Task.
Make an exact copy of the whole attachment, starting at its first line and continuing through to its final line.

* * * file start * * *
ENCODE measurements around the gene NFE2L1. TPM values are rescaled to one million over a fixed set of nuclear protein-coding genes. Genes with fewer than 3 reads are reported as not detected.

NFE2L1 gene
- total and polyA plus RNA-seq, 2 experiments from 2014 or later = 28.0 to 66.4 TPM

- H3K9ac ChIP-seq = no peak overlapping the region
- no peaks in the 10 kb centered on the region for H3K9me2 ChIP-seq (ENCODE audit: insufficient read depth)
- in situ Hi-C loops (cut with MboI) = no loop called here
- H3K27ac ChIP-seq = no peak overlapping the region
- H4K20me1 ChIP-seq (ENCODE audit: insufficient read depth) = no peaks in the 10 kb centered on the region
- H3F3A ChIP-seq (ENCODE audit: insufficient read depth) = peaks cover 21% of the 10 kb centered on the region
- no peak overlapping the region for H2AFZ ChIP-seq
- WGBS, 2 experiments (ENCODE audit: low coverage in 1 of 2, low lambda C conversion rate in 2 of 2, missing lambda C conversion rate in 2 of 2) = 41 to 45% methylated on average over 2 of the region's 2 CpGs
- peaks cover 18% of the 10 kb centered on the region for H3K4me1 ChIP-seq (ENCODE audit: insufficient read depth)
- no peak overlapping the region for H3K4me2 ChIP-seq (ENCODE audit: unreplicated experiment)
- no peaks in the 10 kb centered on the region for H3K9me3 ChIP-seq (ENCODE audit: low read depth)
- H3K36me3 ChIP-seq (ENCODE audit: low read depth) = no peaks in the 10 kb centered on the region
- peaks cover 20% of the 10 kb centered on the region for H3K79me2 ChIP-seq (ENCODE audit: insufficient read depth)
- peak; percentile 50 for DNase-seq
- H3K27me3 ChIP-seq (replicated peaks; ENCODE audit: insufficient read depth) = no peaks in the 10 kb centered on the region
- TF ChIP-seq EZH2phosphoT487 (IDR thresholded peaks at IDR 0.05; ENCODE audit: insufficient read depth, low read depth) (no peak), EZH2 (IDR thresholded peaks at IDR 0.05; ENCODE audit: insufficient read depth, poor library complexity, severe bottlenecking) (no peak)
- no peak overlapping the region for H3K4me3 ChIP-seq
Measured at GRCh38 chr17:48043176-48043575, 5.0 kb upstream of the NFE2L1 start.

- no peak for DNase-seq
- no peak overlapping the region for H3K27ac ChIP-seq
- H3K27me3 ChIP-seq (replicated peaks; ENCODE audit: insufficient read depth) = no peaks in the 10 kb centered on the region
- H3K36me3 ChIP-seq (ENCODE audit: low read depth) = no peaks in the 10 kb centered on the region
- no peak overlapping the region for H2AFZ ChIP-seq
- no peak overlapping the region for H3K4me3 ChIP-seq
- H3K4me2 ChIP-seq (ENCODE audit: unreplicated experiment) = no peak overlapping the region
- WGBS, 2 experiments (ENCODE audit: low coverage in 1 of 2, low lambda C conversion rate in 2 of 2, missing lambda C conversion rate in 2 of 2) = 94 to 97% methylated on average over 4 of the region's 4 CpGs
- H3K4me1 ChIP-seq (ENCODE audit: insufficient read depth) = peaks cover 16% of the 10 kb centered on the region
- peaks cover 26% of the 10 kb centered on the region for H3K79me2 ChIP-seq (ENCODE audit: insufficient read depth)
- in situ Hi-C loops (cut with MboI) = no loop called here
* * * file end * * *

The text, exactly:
ENCODE measurements around the gene NFE2L1. TPM values are rescaled to one million over a fixed set of nuclear protein-coding genes. Genes with fewer than 3 reads are reported as not detected.

NFE2L1 gene
- total and polyA plus RNA-seq, 2 experiments from 2014 or later = 28.0 to 66.4 TPM

- H3K9ac ChIP-seq = no peak overlapping the region
- no peaks in the 10 kb centered on the region for H3K9me2 ChIP-seq (ENCODE audit: insufficient read depth)
- in situ Hi-C loops (cut with MboI) = no loop called here
- H3K27ac ChIP-seq = no peak overlapping the region
- H4K20me1 ChIP-seq (ENCODE audit: insufficient read depth) = no peaks in the 10 kb centered on the region
- H3F3A ChIP-seq (ENCODE audit: insufficient read depth) = peaks cover 21% of the 10 kb centered on the region
- no peak overlapping the region for H2AFZ ChIP-seq
- WGBS, 2 experiments (ENCODE audit: low coverage in 1 of 2, low lambda C conversion rate in 2 of 2, missing lambda C conversion rate in 2 of 2) = 41 to 45% methylated on average over 2 of the region's 2 CpGs
- peaks cover 18% of the 10 kb centered on the region for H3K4me1 ChIP-seq (ENCODE audit: insufficient read depth)
- no peak overlapping the region for H3K4me2 ChIP-seq (ENCODE audit: unreplicated experiment)
- no peaks in the 10 kb centered on the region for H3K9me3 ChIP-seq (ENCODE audit: low read depth)
- H3K36me3 ChIP-seq (ENCODE audit: low read depth) = no peaks in the 10 kb centered on the region
- peaks cover 20% of the 10 kb centered on the region for H3K79me2 ChIP-seq (ENCODE audit: insufficient read depth)
- peak; percentile 50 for DNase-seq
- H3K27me3 ChIP-seq (replicated peaks; ENCODE audit: insufficient read depth) = no peaks in the 10 kb centered on the region
- TF ChIP-seq EZH2phosphoT487 (IDR thresholded peaks at IDR 0.05; ENCODE audit: insufficient read depth, low read depth) (no peak), EZH2 (IDR thresholded peaks at IDR 0.05; ENCODE audit: insufficient read depth, poor library complexity, severe bottlenecking) (no peak)
- no peak overlapping the region for H3K4me3 ChIP-seq
Measured at GRCh38 chr17:48043176-48043575, 5.0 kb upstream of the NFE2L1 start.

- no peak for DNase-seq
- no peak overlapping the region for H3K27ac ChIP-seq
- H3K27me3 ChIP-seq (replicated peaks; ENCODE audit: insufficient read depth) = no peaks in the 10 kb centered on the region
- H3K36me3 ChIP-seq (ENCODE audit: low read depth) = no peaks in the 10 kb centered on the region
- no peak overlapping the region for H2AFZ ChIP-seq
- no peak overlapping the region for H3K4me3 ChIP-seq
- H3K4me2 ChIP-seq (ENCODE audit: unreplicated experiment) = no peak overlapping the region
- WGBS, 2 experiments (ENCODE audit: low coverage in 1 of 2, low lambda C conversion rate in 2 of 2, missing lambda C conversion rate in 2 of 2) = 94 to 97% methylated on average over 4 of the region's 4 CpGs
- H3K4me1 ChIP-seq (ENCODE audit: insufficient read depth) = peaks cover 16% of the 10 kb centered on the region
- peaks cover 26% of the 10 kb centered on the region for H3K79me2 ChIP-seq (ENCODE audit: insufficient read depth)
- in situ Hi-C loops (cut with MboI) = no loop called here